Recent surveys point to a gradual shift away from digital platforms among news consumers in the US. In 2021, 51 percent of Americans said they got their news from digital services, compared with 60 percent in 2022. But, in a majority of the world, digital news is overtaking traditional media, such as radio or television, because of the affordability of smartphones and 4G networks. In large countries like Brazil, India, and Nigeria, where RFW corps members live, a majority are using smartphones to access news. As a direct consequence, digital platforms, including social media, will remain a key source of distribution for newsrooms in the Global South.
As niche, independent media that are acutely affected by the ongoing fluctuations in the social media world, our newsroom partners are devising means of diversifying the types of digital platforms that can distribute and monetize their stories. Simultaneously, they are cutting through the digital noise by diversifying their content—from producing visual stories to increasing audience interaction on platforms. In parallel, they are pursuing different means of exposure and engagement, including different types of collaborations.
Diverse methods of distribution
When speaking about platform-driven journalism, we tend to think mostly about Meta, Twitter, Instagram, and TikTok. But digital methods such as newsletter subscriptions, paywalls, and collaborative sites have created audience engagement as well as sustainability for independent media, well before the emergence of social media giants. Search engine optimization tools that increase the visibility of news websites have amplified these efforts.
For hyperlocal media outlet Agencia Mural, in São Paulo, WhatsApp has always been an important means of targeting audiences. This became especially true during the pandemic, when the outlet launched a WhatsApp-based podcast, Em Quarentena, with a five-minute news episode that relayed vital information about the COVID crisis to the community. They produced two hundred episodes, going on to win awards.
Others among our partners have shaped their beats based on direct engagement with audiences. For example, Atlatszo in Hungary hired a Report for the World corps member to cover education, based on the expressed desire of their audiences through their newsletter.
Partnerships between public interest media, within countries and across continents, have also been on the rise.
Collaborations and community building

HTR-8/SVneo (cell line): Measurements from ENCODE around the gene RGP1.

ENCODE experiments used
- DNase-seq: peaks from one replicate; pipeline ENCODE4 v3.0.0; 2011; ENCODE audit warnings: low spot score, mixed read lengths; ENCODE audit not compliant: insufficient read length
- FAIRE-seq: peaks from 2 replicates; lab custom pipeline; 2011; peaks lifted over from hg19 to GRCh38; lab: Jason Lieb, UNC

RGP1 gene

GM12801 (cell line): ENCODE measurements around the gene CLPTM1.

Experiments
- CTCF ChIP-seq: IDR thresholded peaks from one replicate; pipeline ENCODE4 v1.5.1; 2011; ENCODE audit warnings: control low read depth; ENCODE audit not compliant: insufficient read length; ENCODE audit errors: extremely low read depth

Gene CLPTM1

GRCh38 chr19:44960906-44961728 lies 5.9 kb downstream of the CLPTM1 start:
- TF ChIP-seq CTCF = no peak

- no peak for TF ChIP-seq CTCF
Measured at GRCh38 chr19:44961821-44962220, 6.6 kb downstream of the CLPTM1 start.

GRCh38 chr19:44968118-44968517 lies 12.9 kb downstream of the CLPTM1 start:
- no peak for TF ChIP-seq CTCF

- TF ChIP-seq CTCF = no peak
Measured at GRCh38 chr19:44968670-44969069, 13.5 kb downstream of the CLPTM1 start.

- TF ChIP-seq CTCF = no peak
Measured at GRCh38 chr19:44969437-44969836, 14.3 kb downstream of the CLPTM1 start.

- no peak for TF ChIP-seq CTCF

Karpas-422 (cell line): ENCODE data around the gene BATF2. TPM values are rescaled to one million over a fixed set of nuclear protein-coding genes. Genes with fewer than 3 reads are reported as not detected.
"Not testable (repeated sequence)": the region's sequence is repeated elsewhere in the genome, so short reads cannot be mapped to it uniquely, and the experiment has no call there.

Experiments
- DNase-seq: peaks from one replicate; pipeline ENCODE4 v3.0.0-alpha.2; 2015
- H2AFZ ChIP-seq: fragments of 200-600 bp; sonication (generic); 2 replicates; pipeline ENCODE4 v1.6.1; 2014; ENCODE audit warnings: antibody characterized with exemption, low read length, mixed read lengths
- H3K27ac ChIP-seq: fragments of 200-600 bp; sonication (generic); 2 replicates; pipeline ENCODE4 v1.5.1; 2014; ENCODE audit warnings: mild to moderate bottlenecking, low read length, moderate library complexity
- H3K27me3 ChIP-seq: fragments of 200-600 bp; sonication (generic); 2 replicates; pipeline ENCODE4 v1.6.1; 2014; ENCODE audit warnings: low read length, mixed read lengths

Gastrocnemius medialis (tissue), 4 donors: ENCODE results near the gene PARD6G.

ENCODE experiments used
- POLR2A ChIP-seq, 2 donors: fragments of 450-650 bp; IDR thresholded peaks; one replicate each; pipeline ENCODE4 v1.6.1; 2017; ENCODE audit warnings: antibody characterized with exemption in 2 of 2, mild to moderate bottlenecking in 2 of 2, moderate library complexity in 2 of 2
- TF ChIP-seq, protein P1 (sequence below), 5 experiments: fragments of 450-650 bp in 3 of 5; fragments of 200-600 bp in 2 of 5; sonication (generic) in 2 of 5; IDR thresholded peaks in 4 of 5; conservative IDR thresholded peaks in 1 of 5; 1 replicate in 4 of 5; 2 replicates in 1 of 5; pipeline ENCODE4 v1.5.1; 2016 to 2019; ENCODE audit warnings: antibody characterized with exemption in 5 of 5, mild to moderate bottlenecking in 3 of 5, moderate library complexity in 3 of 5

Local public service media are building new types of coalitions on the ground to counter the dominance of digital platforms. Building intra- and transnational collaborations is helping diversify their distribution and build their reputations. For example, our partner Agência Publica is at the forefront of fostering collaborations, not just in Brazil and Latin America, but across the world. The outlet has a creative-commons policy, with stories often republished and attributed by media in the US and Europe.
Coalitions are also helping media of different sizes and revenue models counter state repression and corporate encroachment on their spaces. Our newsroom partners in India—The Scroll, The Wire, and the News Minute—cofounded the DigiPub News India Foundation to nurture a “healthier ecosystem” for digital news media, from legal protection to innovation. The News Minute is also creating a membership model, as opposed to subscriptions or paywalls, to create a “community of readers that support independent media.”
Alongside these myriad efforts, this is a good moment to reimagine the layout of digital spaces, where news media can lead as legitimate information providers, instead of vying for attention from users. For this to happen, social media platforms must help users distinguish between content from journalism outlets and other sources of information, and integrate tools for audience engagement and subscribed content. When used as search engines, these platforms must devise better mechanisms to quell misinformation and disinformation. They must enable newsrooms to carry out their work with reach. This is the ideal long-term scenario, which requires concerted efforts from governments, platforms, advertisers, development and rights groups, and users.